US to allow mining on land removed from monuments
The US administration is not waiting to hear the results of ongoing legal challenges to President Donald Trump’s order to scale back two nationals monuments, as it’s moving forward with plans to allow mining and oil extraction in the newly-opened areas.
Land that once belonged to the Bears Ears and Grand Staircase-Escalante national monuments, both of them in Utah, will likely be up for grabs once a 90-day public review period, kicked off Wednesday by the Bureau of Land Management, ends.
The Trump administration has the goal of opening public lands to increased industrial development.
The draft management plan for Grand Staircase-Escalante national monument includes a 98-page minerals report that outlines deposits of coal, oil and gas, oil sands and other resources under the whole of the monument’s original 1.9m acres (about 7,700ha).
It also targets 1,600 acres (or 650ha) for selling to neighbouring property owners, even though interior secretary, Ryan Zinke, vowed last year to ensure national monuments remained untouched.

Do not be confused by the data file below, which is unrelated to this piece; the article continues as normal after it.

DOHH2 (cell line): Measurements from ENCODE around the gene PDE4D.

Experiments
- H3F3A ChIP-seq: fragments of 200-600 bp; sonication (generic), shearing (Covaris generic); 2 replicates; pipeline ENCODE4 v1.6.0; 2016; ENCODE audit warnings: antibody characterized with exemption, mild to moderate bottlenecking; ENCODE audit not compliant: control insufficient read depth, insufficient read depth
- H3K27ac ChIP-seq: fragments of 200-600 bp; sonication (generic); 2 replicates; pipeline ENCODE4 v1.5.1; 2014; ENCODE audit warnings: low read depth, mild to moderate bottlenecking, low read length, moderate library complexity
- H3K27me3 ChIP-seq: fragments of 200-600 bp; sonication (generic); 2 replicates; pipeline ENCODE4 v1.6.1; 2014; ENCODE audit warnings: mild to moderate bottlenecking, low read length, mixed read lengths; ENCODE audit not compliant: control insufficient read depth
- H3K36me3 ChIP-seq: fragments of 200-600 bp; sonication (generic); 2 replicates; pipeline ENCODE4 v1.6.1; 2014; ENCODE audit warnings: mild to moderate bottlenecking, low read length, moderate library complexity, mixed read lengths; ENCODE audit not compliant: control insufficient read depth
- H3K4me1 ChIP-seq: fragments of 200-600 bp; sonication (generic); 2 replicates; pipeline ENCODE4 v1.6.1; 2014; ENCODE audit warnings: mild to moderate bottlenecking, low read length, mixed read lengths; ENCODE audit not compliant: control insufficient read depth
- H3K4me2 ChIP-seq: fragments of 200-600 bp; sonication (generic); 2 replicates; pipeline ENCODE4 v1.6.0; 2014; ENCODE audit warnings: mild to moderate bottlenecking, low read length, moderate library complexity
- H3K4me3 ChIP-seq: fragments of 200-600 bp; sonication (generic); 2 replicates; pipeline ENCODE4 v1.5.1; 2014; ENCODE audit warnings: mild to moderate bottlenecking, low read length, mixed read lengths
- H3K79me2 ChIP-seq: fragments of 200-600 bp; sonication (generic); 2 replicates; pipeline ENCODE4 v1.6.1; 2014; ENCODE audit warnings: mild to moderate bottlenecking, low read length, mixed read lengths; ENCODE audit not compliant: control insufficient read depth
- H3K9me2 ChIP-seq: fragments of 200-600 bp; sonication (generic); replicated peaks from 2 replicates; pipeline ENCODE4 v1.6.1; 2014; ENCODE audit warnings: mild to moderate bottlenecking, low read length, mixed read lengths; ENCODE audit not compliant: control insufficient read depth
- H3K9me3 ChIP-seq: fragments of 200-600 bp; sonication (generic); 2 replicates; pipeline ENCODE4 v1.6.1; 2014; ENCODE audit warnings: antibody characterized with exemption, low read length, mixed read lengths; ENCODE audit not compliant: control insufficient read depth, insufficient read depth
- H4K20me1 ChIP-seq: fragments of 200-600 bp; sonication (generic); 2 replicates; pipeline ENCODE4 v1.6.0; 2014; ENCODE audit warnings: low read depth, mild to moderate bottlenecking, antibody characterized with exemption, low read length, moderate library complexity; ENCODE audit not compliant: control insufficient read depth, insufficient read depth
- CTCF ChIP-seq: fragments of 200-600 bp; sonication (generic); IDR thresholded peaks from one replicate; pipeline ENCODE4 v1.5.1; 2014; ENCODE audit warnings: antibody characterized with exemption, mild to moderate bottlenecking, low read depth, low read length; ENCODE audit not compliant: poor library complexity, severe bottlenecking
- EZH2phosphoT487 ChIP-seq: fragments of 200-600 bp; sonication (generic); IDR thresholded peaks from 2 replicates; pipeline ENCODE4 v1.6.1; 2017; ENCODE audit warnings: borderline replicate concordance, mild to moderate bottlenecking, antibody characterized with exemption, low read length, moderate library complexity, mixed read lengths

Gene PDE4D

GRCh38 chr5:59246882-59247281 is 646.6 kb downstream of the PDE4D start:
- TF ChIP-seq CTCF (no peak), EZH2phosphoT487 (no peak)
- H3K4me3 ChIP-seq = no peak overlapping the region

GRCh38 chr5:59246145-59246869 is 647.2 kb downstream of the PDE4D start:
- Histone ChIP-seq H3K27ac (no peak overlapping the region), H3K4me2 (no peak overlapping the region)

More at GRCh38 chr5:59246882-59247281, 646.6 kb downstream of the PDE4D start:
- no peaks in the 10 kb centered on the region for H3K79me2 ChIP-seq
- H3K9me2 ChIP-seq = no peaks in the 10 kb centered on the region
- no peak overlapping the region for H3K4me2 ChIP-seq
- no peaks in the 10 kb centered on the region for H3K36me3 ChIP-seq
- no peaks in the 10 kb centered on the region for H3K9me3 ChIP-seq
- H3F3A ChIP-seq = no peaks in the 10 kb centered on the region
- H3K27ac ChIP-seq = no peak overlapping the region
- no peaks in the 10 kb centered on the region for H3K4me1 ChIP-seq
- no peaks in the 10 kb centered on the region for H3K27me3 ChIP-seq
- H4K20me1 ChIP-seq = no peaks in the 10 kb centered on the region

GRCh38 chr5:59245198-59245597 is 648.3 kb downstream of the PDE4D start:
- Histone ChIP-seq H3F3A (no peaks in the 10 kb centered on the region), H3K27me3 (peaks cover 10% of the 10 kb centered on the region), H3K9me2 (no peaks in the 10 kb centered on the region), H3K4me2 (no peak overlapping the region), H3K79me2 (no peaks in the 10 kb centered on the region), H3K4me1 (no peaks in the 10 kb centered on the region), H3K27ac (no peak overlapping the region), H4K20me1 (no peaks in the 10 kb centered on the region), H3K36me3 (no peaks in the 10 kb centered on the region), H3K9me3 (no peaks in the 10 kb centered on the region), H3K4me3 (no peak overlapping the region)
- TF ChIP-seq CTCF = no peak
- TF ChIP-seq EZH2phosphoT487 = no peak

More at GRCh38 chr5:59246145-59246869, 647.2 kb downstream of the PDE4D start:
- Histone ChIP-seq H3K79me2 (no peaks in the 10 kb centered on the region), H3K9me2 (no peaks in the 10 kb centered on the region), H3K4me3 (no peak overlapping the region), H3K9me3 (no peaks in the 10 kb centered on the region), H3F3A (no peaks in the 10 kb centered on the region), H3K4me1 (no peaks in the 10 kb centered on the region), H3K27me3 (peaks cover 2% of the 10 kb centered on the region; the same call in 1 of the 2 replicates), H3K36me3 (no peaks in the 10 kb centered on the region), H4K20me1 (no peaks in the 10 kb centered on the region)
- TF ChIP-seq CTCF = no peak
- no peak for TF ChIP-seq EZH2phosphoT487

The Bears Ears national monument plan, in turn, opens all land removed from monument status to mineral development.
“It’s been nearly 20 years since the public has had the unique opportunity to shape the future of the Grand Staircase-Escalante National Monument — the BLM’s first ever national monument,” Ed Robertson, state director for the BLM in Utah, said in a press release. “Developing new management plans is an exciting challenge and a serious responsibility that is shared by everyone who cares about these lands.”
Grand Staircase-Escalante was designated as a national monument in 1996 by the Clinton administration. Bears Ears was labelled as a national monument by former President Barack Obama in 2016, with the intention of protecting archaeological, cultural, and natural resources in the region.
The public has until Nov. 15 to submit comments on the plans either at the BLM’s eplanning website or by mail.